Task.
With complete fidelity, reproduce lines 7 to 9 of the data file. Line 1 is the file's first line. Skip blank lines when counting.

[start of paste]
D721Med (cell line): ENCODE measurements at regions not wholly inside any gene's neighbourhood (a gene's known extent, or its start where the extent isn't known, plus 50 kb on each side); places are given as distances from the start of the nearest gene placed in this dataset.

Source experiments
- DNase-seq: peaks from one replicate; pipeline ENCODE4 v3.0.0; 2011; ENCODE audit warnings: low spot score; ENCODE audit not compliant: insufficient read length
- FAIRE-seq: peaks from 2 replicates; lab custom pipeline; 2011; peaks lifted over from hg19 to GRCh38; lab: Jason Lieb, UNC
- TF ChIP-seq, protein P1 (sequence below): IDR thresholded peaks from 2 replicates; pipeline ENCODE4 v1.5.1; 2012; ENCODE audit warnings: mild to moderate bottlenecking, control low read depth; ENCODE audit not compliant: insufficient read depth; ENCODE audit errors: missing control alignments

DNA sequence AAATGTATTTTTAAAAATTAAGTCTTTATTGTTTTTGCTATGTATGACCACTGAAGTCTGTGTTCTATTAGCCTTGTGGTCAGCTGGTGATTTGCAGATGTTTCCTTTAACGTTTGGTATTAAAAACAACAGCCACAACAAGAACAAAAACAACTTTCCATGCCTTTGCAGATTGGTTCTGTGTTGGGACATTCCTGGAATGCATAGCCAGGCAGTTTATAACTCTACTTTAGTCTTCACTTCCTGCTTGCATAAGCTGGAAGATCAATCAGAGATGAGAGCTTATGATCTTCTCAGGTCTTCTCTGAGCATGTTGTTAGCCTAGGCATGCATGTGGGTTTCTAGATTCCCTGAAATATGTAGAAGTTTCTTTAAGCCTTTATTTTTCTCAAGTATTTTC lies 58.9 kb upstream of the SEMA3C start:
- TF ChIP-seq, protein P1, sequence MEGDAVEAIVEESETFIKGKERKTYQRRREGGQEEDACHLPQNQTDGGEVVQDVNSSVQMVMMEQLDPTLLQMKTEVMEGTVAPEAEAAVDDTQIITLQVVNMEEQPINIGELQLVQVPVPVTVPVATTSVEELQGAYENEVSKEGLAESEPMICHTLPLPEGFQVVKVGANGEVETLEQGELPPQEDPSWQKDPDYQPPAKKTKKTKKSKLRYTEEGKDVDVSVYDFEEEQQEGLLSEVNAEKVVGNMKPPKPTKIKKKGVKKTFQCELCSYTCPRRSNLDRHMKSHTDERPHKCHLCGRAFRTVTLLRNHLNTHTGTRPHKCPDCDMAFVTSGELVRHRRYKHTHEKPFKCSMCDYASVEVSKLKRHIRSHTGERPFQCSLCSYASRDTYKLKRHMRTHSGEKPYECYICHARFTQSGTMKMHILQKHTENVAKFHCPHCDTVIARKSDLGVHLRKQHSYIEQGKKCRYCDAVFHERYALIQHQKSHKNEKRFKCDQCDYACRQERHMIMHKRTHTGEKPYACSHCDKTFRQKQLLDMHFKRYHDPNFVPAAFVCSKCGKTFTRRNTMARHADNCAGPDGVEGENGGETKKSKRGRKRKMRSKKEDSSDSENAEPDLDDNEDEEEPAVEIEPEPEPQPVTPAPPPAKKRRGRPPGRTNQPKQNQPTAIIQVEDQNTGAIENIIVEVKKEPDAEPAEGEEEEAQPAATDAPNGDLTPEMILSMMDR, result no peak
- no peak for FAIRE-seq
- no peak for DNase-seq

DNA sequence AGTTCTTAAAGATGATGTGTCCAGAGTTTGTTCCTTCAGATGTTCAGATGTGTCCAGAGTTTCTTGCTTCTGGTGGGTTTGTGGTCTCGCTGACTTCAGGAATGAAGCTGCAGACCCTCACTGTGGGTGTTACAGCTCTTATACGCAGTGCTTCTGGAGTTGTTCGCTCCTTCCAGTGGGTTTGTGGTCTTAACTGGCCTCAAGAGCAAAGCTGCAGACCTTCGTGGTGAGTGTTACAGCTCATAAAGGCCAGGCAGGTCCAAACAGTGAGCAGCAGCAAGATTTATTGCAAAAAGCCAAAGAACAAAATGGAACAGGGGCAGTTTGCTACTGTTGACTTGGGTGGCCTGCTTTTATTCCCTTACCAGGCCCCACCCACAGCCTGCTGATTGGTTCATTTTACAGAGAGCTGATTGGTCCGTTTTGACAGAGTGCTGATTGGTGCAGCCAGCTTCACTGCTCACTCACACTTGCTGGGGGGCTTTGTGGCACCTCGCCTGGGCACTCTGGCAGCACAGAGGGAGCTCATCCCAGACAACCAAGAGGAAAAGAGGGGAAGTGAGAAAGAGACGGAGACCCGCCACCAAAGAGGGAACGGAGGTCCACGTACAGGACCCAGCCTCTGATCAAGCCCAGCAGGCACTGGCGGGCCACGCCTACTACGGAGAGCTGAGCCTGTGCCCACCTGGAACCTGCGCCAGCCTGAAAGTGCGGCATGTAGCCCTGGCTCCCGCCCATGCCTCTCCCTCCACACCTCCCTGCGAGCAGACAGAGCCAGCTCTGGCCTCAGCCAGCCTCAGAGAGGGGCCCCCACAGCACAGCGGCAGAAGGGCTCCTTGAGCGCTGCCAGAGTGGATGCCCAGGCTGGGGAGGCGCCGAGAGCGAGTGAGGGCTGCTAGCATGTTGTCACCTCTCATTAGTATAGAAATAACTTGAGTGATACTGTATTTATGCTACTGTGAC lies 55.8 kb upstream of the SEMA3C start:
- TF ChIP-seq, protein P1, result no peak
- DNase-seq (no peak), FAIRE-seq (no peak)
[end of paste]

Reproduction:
- TF ChIP-seq, protein P1, sequence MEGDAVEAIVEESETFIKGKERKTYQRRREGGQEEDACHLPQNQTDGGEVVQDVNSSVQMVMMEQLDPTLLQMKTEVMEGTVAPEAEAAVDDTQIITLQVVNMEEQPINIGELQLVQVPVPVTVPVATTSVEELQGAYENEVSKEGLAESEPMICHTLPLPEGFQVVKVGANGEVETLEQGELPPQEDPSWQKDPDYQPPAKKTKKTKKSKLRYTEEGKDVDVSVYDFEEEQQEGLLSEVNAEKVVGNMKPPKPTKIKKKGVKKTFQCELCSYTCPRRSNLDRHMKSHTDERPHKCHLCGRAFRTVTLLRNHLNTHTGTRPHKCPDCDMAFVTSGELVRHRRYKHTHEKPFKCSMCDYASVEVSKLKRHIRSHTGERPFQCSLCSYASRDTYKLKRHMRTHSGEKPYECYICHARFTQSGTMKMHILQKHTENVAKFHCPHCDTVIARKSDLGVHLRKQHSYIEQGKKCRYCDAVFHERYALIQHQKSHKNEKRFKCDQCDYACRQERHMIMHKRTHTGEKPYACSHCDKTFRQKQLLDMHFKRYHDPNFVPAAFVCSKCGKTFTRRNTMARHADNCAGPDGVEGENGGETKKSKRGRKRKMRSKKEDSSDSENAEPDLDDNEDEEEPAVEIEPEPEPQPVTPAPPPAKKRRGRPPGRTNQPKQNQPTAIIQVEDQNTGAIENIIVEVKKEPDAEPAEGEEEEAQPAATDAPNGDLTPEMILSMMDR, result no peak
- no peak for FAIRE-seq
- no peak for DNase-seq